That's not a bad suggestion at all: consider it duly noted. :-)

        can i also suggest using some fixed stand where you replace the device with a new phone, so the images come out with the same angle and zoom/distance and light

        also i know you are using auto mode for fairness
        but perhaps taking 2 or 3 sample shots consecutively to avoid issues like random glare for fairness

        i find that if you give the cameras a chance to focus a few times, the images can turn out better.

        Another test would be if you use auto mode for light but manually focused on subjects for non macro shots. Makes a world of difference on the GS3 i use

    Looking through the photos at the bottom and comparing the S4 with the HTC one I have no idea how you came up with the conclusion that the HTC one is better. All of the shots in any decent light look washed out and lack a lot of details that seem to be lost in noise. The S4 looks much sharper, has a lot more realistic colour representation and over all just looks a lot nicer. Even in the night time shot looking at the street lamp it performs better.

    I think Chris has a little bit of a bias towards the One.

      That photo of the beach on the HTC looks terrible, dull, flat and that very last photo looks worst on the HTC and Nokia.

      The author gave his reason at the end of the article. Did you read it? The HTC One gave the best all-around performance, which includes good photos in various situations. The S4 is sharper in broad daylight, but in low light/night shots, it fails horribly.

        Overall it gave poor grainy blurry photos all round. The S4 didn't perform well in 1 low light shot. Seemed to perform on par in the other night shot. every other shot it out classed everything bar the Lumia which seemed to be about equal or worse in some. I think it would be a tie between the Lumia and the S4. Lumia did well in low light and performed adequately in the others, S4 performed poorly in 1 low light and excellent in all others. The One shouldn't even be a contender with the shots it provided. My HTC Incredible S takes photos that look like the same quality as that.

    I can't believe the S4's poor handling of low light situations. Surely this is one area of mobile cameras that needs attention (it seems everyone else has managed). I'm a soon to be S4 owner and this is going to be an annoyance...

      Remember, this is using the auto setting. I'm sure playing with the ISO and white balance will turn up much better results than that.

        Its a camera phone. Not a DSLR.

          We're also a long way down the path of smartphone cameras, with the technology maturing. The iPhone5 camera seems to manage low light well, the S4 is a sorry sight though.

      I know how you feel Bugwan. There are so many times I'm in a club, restaurant or at a friends home and want to take a picture in low light and have to use the flash, which usually wreck the image for the sake of getting any shot at all.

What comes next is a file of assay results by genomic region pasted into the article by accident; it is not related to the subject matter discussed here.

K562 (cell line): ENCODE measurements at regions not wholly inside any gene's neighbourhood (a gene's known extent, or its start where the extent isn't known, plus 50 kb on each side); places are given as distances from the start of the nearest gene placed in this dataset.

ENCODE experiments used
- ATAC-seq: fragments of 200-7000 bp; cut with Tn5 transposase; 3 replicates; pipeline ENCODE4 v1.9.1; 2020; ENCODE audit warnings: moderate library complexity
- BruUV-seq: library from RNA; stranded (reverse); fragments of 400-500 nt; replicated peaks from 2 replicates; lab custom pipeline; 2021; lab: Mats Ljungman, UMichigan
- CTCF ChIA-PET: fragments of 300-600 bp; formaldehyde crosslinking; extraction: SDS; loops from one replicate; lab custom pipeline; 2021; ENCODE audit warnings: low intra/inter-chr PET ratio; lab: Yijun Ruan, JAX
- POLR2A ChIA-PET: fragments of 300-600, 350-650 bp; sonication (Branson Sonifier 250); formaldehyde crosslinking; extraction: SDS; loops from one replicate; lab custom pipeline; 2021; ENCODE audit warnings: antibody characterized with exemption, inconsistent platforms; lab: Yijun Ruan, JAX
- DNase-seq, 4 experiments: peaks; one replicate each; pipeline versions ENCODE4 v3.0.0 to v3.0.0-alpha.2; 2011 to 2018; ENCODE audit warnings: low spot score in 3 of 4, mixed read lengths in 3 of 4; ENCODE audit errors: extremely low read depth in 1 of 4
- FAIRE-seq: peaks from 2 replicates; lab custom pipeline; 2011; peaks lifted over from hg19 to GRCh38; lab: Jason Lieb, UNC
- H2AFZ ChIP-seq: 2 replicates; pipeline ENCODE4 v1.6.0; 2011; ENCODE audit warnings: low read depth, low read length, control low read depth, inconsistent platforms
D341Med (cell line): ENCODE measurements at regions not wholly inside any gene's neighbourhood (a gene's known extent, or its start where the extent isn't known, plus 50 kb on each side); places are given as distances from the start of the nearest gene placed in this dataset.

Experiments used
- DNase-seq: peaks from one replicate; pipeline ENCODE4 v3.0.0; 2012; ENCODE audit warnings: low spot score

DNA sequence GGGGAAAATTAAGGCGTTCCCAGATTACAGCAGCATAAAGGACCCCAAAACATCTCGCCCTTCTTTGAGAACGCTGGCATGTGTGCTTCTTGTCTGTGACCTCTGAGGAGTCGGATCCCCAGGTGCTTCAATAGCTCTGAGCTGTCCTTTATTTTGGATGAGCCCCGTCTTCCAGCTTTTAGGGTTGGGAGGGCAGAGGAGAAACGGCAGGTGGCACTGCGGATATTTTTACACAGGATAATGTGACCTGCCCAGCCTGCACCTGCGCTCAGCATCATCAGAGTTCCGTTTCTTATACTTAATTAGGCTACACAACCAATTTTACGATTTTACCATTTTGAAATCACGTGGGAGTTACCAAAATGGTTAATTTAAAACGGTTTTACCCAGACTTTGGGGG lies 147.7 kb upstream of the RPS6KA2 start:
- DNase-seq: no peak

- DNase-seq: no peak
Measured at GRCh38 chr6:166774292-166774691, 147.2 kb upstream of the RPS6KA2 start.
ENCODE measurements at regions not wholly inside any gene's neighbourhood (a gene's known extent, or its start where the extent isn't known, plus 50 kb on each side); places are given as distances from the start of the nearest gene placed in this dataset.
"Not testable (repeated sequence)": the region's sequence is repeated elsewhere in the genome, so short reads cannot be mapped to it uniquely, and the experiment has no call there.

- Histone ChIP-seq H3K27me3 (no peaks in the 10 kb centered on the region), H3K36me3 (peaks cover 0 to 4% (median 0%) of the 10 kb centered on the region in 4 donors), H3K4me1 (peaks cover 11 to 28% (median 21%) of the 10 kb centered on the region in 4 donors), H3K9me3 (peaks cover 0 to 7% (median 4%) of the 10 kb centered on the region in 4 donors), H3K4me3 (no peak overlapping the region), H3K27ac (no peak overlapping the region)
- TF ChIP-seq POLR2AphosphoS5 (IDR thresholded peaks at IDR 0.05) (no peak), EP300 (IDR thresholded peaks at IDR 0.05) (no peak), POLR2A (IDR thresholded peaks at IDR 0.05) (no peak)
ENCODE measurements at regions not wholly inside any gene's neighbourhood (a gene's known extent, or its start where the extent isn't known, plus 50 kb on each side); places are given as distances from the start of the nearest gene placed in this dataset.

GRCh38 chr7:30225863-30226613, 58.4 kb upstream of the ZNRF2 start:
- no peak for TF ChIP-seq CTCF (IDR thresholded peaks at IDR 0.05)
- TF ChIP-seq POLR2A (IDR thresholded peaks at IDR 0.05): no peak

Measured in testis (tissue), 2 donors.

Personally, for the daylight, I found the differences to be small (at the end of the day, my critical shots will be taken with a DSLR) for quick, instant shots.

    Some of those photos seem very flawed - like the Lumia 920's photo of the logs is clearly out of focus, probably due to the half button press vs an instant shutter action. Some of the angles also slightly differ as well as the background composition (some seem to have a black saucer in the rear while others have white for example), which can affect how the white balance is measured and adjusted etc etc.

    Invest in a tripod and make sure the angle is the same at the very least <3

    Last edited 30/04/13 2:03 pm

      the samsung has voice activation which i have found to be godsend to avoid hand shake during button presses

      though you can look like an idiot yelling cheese in noisy places where the mic cant pick you up lol

        Yeah WP has some speech which they do plan to add more to in the upcoming release from what I hear, for now this is what you can do besides search the web:
        http://www.windowsphone.com/en-hk/how-to/wp7/basics/use-speech-on-my-phone

        One thing is that because its all one system - if it doesn't understand an action or it doesn't exist, it will bing search it. Another is that it doesn't even try to guess when you're done speaking, you pretty much always have to press 'go'.

    i noticed that the 920's shots are blurry.
    i have got shots of jumps on motorbikes that are crisp and in focus!

    also the beach shots, the htc one is very very blue, sand isn't blue

      Have to agree.
      Why so much trouble taking focused shots with the 920?

    I like miss HTC pictures the best. She good all around. I find that handy.

    I think this ad sums it up the best =D

    https://www.youtube.com/watch?v=Z19vR1GldRI

    Apologies in advance, my comment is about video. I just love the 'slow motion/fast motion' capability that the S4 has. Came out surprisingly well and reasonable quality. Very cool

    "Note: We shot the low-light sample shots in full Auto mode for fairness."
    Why didnt you use a night/low light mode or something similar instead, or as another test of low light capture for sake of comparison?

      I think it's safe to say that the vast majority of users stick to full auto when using their camera phones (hell, most users stick to auto on a proper camera). An awesome night mode is pretty irrelevant if next to nobody is going to use it. That said, we'll take your suggestion on board for future tests.